Language Selection

English French German Italian Portuguese Spanish

Linux consortium gets valley boost

Filed under
Linux

Gelato. The mere mention of the tasty treat makes Lily's mouth water.

But that won't divert attention from the Silicon Valley connections to the Gelato Foundation, a group with a chilling mission.

Silicon Graphics Inc. of Mountain View, which makes computers for the likes of scientists and graphic artists, is becoming an industry sponsor for the federation, an international research consortium with the mission of advancing open source software in the form of the Linux OS Intel Itanium 2 platform.

The idea is to develop open-source software for academic, government and industrial HCP research.
Gelato's name stems from the popular penguin logo for Linux. Cold? Sweet? Get it?

SGI hopes to gain some perspectives from Gelato's international users. And in return the company will loan an SGI Altix 350 midrange system to the University of New South Wales. The university and SGI will each host speakers every quarter to create early access to code that will allow Gelato researchers to become pre-beta testers on the Altix 350 and on Hewlett-Packard integrity servers running Linux software.

Gelato's founding sponsor, Hewlett-Packard Co. of Palo Alto, will host Gelato's May meeting called "Understanding Your Itanium System to Maximize Performance." More than 100 scientists and engineers will descend on San Jose from May 22 through May 25 for the conference.

Source.

More in Tux Machines

3 Alternatives to the Adobe PDF Reader on Linux

Adobe has pulled the plug on supporting its PDF reader app for Linux. This should come as no surprise, as the last time Adobe Reader for Linux was updated came in May 2013. But until recently, you could at least download and install Reader on your Linux desktop machine. Now? You can’t. If you go to the Adobe Reader site, you’ll find the Linux installer is no longer available. Read more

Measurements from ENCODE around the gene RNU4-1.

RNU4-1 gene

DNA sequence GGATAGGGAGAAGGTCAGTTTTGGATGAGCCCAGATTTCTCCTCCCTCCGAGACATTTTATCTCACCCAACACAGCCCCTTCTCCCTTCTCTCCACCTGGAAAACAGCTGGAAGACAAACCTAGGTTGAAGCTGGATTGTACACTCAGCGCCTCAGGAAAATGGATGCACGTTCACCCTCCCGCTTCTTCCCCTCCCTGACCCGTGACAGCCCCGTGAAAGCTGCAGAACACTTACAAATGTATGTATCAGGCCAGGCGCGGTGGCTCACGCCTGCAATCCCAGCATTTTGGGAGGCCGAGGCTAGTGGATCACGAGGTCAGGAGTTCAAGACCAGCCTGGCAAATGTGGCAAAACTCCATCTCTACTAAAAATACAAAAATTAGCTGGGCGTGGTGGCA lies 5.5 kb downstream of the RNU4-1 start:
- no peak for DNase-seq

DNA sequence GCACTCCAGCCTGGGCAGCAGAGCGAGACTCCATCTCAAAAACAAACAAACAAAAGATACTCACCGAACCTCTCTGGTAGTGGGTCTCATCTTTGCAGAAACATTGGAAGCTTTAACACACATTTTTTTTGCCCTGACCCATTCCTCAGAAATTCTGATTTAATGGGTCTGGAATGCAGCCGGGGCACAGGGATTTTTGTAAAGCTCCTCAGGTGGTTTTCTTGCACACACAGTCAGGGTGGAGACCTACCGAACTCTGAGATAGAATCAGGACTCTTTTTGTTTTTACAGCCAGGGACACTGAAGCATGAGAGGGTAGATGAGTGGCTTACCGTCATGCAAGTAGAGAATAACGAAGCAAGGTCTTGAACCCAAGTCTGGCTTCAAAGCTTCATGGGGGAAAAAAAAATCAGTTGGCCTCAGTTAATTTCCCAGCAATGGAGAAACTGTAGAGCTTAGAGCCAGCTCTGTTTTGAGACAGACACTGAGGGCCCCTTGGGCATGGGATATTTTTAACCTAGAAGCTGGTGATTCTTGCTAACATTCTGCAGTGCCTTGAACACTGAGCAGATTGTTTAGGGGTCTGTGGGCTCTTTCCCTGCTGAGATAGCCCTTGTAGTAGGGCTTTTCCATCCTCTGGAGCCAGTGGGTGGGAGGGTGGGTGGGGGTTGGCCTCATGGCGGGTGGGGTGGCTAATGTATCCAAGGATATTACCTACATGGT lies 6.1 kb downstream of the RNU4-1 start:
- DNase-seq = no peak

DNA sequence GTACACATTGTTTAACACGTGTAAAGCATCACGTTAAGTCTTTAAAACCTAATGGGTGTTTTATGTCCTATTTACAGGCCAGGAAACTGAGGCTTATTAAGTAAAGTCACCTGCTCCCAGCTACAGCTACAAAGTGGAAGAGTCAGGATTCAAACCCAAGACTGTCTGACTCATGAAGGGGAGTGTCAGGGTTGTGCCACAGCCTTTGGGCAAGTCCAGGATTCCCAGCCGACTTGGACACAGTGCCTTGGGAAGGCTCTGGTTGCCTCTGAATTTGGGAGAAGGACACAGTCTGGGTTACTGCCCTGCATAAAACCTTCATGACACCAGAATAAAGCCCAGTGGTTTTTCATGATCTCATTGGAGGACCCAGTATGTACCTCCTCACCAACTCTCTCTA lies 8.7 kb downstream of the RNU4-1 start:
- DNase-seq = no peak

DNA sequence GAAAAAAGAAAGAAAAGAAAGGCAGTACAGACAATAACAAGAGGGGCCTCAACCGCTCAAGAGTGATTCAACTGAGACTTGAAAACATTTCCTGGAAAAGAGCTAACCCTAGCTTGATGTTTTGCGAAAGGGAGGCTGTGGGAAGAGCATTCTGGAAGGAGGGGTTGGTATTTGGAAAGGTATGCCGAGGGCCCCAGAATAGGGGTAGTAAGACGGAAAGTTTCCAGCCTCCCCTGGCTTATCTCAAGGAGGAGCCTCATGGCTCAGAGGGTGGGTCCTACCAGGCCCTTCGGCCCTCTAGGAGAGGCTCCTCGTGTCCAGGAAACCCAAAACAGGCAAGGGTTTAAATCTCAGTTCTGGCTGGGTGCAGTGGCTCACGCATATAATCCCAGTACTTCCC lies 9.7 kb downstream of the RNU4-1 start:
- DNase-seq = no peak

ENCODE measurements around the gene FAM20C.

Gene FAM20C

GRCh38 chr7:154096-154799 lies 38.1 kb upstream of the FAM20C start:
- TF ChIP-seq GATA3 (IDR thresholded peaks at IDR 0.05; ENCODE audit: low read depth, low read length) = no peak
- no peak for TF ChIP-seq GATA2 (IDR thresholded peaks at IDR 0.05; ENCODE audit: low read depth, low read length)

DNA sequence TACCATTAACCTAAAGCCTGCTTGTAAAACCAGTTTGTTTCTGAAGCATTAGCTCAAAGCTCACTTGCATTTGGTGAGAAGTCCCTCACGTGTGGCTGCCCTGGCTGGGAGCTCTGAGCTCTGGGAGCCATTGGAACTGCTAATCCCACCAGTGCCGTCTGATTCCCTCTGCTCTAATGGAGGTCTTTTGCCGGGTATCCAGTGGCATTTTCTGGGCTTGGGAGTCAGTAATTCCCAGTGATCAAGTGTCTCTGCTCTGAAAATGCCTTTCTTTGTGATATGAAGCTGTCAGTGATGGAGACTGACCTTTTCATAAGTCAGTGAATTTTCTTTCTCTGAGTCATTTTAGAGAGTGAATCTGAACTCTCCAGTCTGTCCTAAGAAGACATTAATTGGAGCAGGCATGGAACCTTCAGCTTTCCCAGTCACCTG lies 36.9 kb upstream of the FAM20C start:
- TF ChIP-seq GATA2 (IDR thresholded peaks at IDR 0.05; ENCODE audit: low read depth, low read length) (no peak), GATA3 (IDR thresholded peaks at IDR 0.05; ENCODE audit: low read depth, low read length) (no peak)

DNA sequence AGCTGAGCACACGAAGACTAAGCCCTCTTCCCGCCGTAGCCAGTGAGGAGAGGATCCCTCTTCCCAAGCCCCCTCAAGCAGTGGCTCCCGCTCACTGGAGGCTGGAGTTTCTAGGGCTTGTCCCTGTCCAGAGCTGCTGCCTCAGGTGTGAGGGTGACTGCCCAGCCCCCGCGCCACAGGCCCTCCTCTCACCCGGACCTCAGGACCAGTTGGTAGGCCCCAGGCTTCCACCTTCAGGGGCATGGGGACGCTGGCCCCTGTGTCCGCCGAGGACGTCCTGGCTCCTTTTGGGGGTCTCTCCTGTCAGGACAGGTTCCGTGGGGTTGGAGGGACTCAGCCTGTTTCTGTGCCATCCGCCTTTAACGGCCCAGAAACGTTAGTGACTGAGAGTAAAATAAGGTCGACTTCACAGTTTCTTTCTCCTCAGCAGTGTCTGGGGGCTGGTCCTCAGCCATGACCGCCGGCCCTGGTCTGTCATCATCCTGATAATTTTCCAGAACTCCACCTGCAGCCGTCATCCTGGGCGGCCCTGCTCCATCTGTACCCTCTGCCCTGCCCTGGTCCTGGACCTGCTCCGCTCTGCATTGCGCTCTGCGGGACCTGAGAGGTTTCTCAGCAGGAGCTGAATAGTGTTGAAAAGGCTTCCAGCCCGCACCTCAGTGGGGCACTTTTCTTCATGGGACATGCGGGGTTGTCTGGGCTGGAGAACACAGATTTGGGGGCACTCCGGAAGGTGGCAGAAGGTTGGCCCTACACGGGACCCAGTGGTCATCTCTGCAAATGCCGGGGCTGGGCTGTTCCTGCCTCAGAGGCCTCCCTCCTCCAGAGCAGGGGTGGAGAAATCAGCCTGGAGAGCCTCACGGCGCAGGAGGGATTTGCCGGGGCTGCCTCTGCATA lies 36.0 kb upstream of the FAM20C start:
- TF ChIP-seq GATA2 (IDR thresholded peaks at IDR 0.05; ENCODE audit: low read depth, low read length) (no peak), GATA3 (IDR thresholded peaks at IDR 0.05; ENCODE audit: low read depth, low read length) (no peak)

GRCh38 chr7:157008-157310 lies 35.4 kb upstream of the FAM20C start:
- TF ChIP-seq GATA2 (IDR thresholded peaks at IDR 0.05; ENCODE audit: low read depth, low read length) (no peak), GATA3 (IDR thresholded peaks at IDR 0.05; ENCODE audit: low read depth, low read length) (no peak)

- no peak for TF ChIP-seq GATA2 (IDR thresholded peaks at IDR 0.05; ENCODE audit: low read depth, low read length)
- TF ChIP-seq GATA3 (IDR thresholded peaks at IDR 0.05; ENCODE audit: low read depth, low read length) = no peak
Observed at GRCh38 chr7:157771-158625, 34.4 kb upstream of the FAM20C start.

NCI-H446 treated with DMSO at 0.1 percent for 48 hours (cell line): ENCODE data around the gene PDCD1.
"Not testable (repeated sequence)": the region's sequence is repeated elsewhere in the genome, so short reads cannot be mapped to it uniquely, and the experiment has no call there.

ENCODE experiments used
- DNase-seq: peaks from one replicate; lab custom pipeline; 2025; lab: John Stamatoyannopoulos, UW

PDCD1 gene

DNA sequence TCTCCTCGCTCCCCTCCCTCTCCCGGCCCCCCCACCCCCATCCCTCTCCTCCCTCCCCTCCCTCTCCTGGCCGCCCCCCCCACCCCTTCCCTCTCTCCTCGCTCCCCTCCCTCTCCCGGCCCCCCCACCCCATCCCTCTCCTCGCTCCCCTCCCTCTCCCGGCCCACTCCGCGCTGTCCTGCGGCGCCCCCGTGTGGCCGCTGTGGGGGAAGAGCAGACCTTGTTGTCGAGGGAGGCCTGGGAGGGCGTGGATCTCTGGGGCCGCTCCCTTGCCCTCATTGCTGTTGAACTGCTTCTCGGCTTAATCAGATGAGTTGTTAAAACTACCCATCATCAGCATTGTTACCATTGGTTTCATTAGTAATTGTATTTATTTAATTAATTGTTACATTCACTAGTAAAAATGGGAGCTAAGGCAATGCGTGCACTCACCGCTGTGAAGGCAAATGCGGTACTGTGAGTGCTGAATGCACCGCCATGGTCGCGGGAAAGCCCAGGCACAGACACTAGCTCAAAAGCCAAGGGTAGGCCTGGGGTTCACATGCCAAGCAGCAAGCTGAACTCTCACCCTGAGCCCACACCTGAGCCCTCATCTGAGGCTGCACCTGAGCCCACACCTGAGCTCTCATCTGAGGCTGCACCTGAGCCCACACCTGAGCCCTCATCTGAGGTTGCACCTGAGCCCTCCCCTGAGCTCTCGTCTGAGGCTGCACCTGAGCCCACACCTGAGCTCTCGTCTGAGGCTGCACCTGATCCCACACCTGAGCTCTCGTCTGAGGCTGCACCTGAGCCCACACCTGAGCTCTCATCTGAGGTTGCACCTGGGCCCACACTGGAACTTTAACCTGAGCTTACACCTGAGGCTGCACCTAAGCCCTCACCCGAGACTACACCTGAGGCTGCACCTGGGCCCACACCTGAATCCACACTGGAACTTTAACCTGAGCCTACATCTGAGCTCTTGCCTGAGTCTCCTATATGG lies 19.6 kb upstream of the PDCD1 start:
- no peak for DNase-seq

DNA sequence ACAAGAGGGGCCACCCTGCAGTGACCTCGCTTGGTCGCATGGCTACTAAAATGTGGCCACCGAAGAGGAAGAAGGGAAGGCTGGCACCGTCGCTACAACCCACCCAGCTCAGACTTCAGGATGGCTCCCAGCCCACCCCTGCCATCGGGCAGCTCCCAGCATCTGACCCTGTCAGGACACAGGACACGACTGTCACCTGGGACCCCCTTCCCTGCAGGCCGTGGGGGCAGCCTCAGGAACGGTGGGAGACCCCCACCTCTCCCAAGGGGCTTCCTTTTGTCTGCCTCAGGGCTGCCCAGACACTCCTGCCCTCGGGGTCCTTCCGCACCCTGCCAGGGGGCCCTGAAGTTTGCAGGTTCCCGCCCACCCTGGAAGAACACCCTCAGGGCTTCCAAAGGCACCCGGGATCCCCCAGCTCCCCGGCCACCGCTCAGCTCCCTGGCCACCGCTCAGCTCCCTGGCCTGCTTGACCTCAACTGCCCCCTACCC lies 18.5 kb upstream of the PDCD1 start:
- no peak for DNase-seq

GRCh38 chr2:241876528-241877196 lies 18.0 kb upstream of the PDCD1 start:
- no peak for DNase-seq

How OpenStack powers the research at CERN

OpenStack has been in a production environment at CERN for more than a year. One of the people that has been key to implementing the OpenStack infrastructure is Tim Bell. He is responsible for the CERN IT Operating Systems and Infrastructure group which provides a set of services to CERN users from email, web, operating systems, and the Infrastructure-as-a-Service cloud based on OpenStack. Read more

WE’RE HOSTING AN OPENDAYLIGHT HACKFEST IN JAPAN!

The OpenDaylight Project has quickly grown to become a global community, with more than 250 contributors working to advance open SDN and NFV from all corners of the world. This includes 11 ambassadors worldwide and OpenDaylight User Groups (ODLUG) in six cities across three countries. We are excited to host our first OpenDaylight HackFest in Japan in less than two weeks, and the good news is that it’s free to attend. Read more

Debian Project mourns the loss of Peter Miller

The Debian Project recently learned that it has lost a member of its community. Peter Miller died on July 27th after a long battle with leukemia. Peter was a relative newcomer to the Debian project, but his contributions to Free and Open Source Software goes back the the late 1980s. Peter was significant contributor to GNU gettext as well as being the main upstream author and maintainer of other projects that ship as part of Debian, including, but not limited to srecord, aegis and cook. Peter was also the author of the paper "Recursive Make Considered Harmful". The Debian Project honours his good work and strong dedication to Debian and Free Software. The contributions of Peter will not be forgotten, and the high standards of his work will continue to serve as an inspiration to others. Read more